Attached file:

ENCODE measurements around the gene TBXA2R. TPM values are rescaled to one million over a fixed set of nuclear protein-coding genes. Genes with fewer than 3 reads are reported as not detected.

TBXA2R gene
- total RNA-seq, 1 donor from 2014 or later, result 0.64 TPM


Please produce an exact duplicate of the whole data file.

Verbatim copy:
ENCODE measurements around the gene TBXA2R. TPM values are rescaled to one million over a fixed set of nuclear protein-coding genes. Genes with fewer than 3 reads are reported as not detected.

TBXA2R gene
- total RNA-seq, 1 donor from 2014 or later, result 0.64 TPM